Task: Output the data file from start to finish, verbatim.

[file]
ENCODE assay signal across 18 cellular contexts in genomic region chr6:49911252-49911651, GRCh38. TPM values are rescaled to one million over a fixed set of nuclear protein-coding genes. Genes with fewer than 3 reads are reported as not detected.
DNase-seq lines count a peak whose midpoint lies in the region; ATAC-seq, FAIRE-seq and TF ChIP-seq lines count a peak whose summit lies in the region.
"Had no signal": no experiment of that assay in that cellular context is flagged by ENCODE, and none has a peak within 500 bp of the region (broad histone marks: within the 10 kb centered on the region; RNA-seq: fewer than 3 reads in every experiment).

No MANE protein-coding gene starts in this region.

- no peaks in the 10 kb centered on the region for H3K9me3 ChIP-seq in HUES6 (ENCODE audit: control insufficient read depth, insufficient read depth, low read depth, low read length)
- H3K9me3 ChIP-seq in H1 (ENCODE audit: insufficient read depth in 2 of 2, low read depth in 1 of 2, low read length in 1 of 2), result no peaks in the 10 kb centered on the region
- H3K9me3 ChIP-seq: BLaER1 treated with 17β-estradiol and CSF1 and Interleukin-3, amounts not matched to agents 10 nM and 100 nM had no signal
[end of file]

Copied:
ENCODE assay signal across 18 cellular contexts in genomic region chr6:49911252-49911651, GRCh38. TPM values are rescaled to one million over a fixed set of nuclear protein-coding genes. Genes with fewer than 3 reads are reported as not detected.
DNase-seq lines count a peak whose midpoint lies in the region; ATAC-seq, FAIRE-seq and TF ChIP-seq lines count a peak whose summit lies in the region.
"Had no signal": no experiment of that assay in that cellular context is flagged by ENCODE, and none has a peak within 500 bp of the region (broad histone marks: within the 10 kb centered on the region; RNA-seq: fewer than 3 reads in every experiment).

No MANE protein-coding gene starts in this region.

- no peaks in the 10 kb centered on the region for H3K9me3 ChIP-seq in HUES6 (ENCODE audit: control insufficient read depth, insufficient read depth, low read depth, low read length)
- H3K9me3 ChIP-seq in H1 (ENCODE audit: insufficient read depth in 2 of 2, low read depth in 1 of 2, low read length in 1 of 2), result no peaks in the 10 kb centered on the region
- H3K9me3 ChIP-seq: BLaER1 treated with 17β-estradiol and CSF1 and Interleukin-3, amounts not matched to agents 10 nM and 100 nM had no signal